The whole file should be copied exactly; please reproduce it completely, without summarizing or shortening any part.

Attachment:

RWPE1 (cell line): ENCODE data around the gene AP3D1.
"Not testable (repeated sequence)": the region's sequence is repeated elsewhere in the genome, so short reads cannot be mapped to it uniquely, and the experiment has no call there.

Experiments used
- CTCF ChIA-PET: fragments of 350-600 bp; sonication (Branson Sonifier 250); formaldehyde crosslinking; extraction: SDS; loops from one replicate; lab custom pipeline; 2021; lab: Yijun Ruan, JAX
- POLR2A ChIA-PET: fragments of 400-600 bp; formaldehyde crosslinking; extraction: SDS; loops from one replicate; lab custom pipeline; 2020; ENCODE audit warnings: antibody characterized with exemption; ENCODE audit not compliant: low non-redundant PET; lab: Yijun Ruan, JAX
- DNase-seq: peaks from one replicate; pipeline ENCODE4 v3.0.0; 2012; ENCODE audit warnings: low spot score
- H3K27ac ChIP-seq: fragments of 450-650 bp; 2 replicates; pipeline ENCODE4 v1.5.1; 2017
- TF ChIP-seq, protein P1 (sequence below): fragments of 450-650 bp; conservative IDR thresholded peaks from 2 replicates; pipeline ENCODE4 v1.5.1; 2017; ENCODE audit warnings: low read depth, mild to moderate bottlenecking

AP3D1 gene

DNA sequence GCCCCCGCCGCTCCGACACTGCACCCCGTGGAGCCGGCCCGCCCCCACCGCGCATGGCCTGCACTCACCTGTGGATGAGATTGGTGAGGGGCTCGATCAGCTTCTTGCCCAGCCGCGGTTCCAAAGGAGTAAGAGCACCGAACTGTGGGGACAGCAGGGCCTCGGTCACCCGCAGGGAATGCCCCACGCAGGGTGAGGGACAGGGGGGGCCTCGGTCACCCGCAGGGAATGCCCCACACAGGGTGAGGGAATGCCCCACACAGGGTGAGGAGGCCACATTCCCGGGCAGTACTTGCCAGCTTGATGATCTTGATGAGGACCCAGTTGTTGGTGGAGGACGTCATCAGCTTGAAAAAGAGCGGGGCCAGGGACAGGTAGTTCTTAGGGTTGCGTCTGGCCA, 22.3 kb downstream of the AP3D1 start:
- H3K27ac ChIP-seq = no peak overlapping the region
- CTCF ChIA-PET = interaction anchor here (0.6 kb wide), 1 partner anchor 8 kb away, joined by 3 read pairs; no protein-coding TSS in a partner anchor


RWPE1 (cell line): ENCODE data around the gene AP3D1.
"Not testable (repeated sequence)": the region's sequence is repeated elsewhere in the genome, so short reads cannot be mapped to it uniquely, and the experiment has no call there.

Experiments used
- CTCF ChIA-PET: fragments of 350-600 bp; sonication (Branson Sonifier 250); formaldehyde crosslinking; extraction: SDS; loops from one replicate; lab custom pipeline; 2021; lab: Yijun Ruan, JAX
- POLR2A ChIA-PET: fragments of 400-600 bp; formaldehyde crosslinking; extraction: SDS; loops from one replicate; lab custom pipeline; 2020; ENCODE audit warnings: antibody characterized with exemption; ENCODE audit not compliant: low non-redundant PET; lab: Yijun Ruan, JAX
- DNase-seq: peaks from one replicate; pipeline ENCODE4 v3.0.0; 2012; ENCODE audit warnings: low spot score
- H3K27ac ChIP-seq: fragments of 450-650 bp; 2 replicates; pipeline ENCODE4 v1.5.1; 2017
- TF ChIP-seq, protein P1 (sequence below): fragments of 450-650 bp; conservative IDR thresholded peaks from 2 replicates; pipeline ENCODE4 v1.5.1; 2017; ENCODE audit warnings: low read depth, mild to moderate bottlenecking

AP3D1 gene

DNA sequence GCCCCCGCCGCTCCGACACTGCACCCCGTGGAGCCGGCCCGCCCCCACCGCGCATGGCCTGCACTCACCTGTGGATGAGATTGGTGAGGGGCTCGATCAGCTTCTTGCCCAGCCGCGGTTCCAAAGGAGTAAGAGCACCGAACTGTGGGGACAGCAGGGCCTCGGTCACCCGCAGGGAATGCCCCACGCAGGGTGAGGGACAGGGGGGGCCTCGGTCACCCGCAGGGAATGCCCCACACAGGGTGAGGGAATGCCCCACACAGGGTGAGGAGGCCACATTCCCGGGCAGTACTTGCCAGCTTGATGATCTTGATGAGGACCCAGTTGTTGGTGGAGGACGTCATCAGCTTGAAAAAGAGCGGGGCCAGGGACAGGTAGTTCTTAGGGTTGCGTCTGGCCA, 22.3 kb downstream of the AP3D1 start:
- H3K27ac ChIP-seq = no peak overlapping the region
- CTCF ChIA-PET = interaction anchor here (0.6 kb wide), 1 partner anchor 8 kb away, joined by 3 read pairs; no protein-coding TSS in a partner anchor